Oftentimes we are asked how to deal with poor network conditions. One answer is to use Cauldron, our new Transcoding Solution. Cauldron allows the user’s device to respond to poor and changing network conditions. It does this by creating multiple resolutions so that the client will automatically select the best quality for the current network… Continue reading Why Transcoding and ABR Require Autoscale
Oftentimes we are asked how to deal with poor network conditions. One answer is to use Cauldron, our new Transcoding Solution. Cauldron allows the user’s device to respond to poor and changing network conditions.
It does this by creating multiple resolutions so that the client will automatically select the best quality for the current network conditions it is experiencing. That way the user can enjoy the smoothest possible live streaming experience without having to think about it.
In order to set this up, you will need our Autoscaling Solution.
Why do I need Autoscaling in order to run Transcoding?
Previously, we covered why you need our Autoscaling Solution to add the ability to scale your application up or down. An essential component of this is the Stream Manager. However, the Stream Manager oversees more than just server traffic.
The Stream Manager also plays a key part in our transcoder feature. In this case, it takes care of configuring the Cauldron transcoder node and notifying the appropriate origin node to expect the transcoded streams. The Stream Manager is also responsible for grouping the streams under a single identifier.
That’s great… but how does it do that?
Basically, Cauldron takes one stream and divides it into three different streams at varying qualities (resolution and bitrate) which are then made available to the subscriber.
The audio and video feed captured by the selected device streams out to the Cauldron Transcoder where it is split into high, medium, and low qualities. The Stream Manager then contacts the correct Origin to inform it that it will be receiving the three tiers/levels/elements… ingredients? (to keep with the Cauldron theme) of the single stream.
Once the Cauldron Transcoder passes the stream to the Origin, it then broadcasts that stream. When a client wishes to subscribe, it sends a request to connect to an Edge server which then relays that request to the correct origin.
The client device will then monitor the conditions to ensure that it can still handle the requested resolution.
As network conditions change, the client will send the edge a message notifying it that it needs a different quality video. For those who want to dig deep, this message is an REMB message sent over the RTCP channel. The Edge will detect this change and determine if the client can still handle the requested quality. If the available bandwidth decreases, it will drop to the low-quality video and vice versa. This is generally referred to as ABR (adaptive bit rate).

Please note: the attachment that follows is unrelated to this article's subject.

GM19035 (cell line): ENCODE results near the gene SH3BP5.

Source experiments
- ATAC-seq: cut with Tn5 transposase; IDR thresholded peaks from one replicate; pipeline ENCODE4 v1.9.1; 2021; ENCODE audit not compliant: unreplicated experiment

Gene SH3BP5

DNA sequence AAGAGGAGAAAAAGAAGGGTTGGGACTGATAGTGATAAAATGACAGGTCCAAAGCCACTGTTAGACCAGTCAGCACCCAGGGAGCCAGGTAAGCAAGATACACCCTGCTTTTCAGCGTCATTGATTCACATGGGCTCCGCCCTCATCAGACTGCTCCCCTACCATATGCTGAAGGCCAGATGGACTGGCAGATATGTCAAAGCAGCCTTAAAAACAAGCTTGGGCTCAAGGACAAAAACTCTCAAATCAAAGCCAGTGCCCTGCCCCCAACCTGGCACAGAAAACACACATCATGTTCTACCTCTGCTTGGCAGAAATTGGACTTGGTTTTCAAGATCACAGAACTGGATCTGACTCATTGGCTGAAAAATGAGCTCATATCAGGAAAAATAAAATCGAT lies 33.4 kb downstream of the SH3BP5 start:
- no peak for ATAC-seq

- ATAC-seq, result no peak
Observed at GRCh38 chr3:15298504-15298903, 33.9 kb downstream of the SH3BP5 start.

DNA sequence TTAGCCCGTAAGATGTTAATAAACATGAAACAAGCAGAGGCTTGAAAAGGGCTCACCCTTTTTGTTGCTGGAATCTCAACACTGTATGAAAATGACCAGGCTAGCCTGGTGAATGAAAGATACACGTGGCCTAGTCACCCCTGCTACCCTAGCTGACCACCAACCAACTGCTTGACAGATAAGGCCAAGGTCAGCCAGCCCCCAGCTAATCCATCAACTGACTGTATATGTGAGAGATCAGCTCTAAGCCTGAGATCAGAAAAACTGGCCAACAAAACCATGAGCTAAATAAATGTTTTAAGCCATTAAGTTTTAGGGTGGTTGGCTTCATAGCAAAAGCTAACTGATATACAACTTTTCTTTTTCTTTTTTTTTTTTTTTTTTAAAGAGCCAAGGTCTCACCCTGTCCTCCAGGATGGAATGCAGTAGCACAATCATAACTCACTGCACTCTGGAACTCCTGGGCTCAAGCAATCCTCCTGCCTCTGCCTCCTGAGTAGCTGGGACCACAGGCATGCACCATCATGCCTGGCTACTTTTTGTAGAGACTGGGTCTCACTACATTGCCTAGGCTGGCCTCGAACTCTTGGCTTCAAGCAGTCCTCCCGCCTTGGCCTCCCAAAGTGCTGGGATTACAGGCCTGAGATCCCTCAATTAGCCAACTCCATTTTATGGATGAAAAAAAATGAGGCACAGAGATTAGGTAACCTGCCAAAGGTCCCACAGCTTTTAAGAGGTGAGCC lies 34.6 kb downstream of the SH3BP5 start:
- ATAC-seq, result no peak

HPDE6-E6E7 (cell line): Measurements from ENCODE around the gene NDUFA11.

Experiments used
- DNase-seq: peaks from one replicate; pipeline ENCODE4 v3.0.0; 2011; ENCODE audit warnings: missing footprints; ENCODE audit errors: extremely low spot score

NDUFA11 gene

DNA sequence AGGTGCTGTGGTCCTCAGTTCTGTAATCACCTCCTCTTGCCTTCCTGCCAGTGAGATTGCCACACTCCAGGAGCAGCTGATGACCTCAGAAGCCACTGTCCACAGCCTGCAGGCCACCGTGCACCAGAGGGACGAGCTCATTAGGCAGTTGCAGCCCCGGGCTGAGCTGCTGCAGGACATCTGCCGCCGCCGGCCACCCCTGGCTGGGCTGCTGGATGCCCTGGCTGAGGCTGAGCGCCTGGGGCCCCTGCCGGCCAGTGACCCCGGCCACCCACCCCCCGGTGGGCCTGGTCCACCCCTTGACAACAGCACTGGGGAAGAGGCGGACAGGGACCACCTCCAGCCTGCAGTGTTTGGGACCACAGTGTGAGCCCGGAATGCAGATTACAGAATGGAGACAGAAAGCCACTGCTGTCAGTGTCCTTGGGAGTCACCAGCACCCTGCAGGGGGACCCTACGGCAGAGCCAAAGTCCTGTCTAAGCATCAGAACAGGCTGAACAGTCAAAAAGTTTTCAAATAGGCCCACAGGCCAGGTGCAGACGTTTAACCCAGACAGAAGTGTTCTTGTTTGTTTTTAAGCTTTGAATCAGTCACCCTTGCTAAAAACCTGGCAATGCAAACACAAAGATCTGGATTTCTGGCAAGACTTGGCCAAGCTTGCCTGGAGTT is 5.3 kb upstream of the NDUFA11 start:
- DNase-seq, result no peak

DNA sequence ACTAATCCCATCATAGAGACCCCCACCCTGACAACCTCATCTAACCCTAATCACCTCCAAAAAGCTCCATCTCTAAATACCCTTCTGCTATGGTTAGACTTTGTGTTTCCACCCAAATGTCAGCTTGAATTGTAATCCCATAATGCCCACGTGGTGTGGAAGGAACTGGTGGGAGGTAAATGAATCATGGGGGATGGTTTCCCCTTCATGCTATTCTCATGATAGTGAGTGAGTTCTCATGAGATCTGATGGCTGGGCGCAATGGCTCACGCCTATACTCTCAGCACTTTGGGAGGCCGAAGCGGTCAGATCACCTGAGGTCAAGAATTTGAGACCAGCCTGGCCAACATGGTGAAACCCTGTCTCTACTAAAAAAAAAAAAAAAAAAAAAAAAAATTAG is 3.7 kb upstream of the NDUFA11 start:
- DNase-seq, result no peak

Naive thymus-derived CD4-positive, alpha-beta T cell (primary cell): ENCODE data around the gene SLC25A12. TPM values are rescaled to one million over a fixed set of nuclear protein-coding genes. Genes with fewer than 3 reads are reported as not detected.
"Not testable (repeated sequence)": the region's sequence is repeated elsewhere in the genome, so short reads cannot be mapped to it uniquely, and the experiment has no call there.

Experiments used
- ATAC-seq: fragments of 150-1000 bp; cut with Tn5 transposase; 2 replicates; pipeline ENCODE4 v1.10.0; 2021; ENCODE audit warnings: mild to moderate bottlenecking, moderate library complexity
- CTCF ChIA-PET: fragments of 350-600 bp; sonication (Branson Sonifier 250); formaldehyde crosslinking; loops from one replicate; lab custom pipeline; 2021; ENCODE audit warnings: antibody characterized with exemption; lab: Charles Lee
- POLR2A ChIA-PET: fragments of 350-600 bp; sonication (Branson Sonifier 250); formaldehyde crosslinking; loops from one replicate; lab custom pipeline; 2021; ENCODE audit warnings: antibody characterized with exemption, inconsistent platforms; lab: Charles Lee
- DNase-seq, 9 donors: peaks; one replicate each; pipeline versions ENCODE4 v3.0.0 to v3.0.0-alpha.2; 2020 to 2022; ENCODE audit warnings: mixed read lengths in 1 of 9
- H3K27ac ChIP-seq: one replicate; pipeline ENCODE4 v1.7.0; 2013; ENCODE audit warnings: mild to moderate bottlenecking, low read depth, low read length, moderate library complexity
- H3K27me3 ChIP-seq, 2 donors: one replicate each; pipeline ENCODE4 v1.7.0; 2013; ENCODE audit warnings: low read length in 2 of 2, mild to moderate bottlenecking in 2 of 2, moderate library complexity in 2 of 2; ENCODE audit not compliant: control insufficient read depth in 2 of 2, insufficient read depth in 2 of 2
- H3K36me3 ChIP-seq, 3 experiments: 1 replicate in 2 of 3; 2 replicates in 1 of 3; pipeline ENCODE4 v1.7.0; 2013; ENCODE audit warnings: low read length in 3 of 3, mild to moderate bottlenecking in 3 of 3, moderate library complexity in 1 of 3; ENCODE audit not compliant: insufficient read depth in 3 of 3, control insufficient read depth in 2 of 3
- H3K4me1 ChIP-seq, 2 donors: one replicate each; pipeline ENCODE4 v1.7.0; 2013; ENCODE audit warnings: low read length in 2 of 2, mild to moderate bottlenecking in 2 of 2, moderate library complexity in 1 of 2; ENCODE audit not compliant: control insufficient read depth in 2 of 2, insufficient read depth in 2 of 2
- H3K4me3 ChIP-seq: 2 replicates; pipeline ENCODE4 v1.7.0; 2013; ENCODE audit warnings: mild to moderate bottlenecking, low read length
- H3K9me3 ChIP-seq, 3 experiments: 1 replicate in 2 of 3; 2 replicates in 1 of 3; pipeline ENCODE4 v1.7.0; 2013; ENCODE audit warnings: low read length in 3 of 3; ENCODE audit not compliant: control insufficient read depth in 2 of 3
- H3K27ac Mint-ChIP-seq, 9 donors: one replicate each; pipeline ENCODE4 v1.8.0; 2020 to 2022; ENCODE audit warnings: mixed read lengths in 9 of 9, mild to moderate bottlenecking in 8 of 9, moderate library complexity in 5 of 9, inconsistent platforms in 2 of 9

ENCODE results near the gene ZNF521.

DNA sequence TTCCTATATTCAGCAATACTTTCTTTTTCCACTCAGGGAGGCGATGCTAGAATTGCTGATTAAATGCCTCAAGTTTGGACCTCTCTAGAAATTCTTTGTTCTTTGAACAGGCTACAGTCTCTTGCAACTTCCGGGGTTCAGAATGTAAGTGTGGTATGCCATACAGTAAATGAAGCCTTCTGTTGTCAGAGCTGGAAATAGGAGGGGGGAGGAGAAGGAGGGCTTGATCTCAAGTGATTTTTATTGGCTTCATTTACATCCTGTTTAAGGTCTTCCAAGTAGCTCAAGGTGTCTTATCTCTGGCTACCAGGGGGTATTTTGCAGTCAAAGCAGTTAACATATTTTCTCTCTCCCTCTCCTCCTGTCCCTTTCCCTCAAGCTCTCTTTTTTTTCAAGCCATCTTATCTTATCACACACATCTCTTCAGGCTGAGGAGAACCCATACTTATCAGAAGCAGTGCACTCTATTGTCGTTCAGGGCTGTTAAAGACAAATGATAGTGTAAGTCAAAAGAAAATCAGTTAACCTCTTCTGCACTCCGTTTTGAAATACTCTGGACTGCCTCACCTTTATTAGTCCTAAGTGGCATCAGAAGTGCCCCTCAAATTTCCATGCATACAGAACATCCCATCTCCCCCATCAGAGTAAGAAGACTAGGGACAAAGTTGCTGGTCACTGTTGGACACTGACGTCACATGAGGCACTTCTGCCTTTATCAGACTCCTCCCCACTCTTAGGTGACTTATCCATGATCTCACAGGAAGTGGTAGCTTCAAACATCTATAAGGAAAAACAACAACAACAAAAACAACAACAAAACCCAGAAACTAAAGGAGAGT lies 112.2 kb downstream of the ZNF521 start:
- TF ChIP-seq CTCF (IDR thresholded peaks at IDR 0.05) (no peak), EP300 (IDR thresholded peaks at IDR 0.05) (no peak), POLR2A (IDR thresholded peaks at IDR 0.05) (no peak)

This transcoding process is quite resource intensive, so that is why we recommend setting up the Cauldron Transcoder on its own instance. That way, the rest of the Autoscaling setup can focus on everything else without overloading the system’s CPU with transcoding work.
Furthermore, all the autoscaling components need to be on separate servers.
The Stream Manager, Origin, and Edge nodes are all separated because you can only fit so many streams per instance. Thus for scale, you need to isolate those and cluster them together.
Additionally, the Stream Manager should also be load balanced to handle huge amounts of transactions.
Doesn’t WebRTC do a lot of this already?
Absolutely! WebRTC supports ABR right out of the box.
Problem is, the WebRTC protocol by was designed for peer-to-peer browser connections. As such, in a server to browser model, it has built-in ABR on the subscriber side only. In a one-to-one situation (as shown below), this works fine as the publisher can just change resolutions to adjust to the single subscriber’s need.
However, this creates an issue when it involves multiple subscribers. If you didn’t have the stream already transcoded to multiple qualities, then a bad network on a single subscriber would request the publisher to switch to a lower quality stream thus forcing everyone to watch a low-quality stream.
In order to fix that we have added ABR support via Cauldron.
Consequently, when an individual client requests a lower quality, it will request the REMB message to the edge, and the edge will deliver the appropriate video to that specific client. This way the other connections remain unaffected.
What else can Red5 Pro do?
As you can tell, there’s a whole bunch of stuff going on in our Autoscaling Solution. Of course, our newest transcoding feature is just one of the pieces involved (let alone all the other stuff Red5 Pro can do). You can read more about it on our documentation page.
If you have any questions or want to know more about us and our other live streaming features, drop an email to firstname.lastname@example.org or schedule a call. Like our ABR feature, we’re pretty responsive to your needs.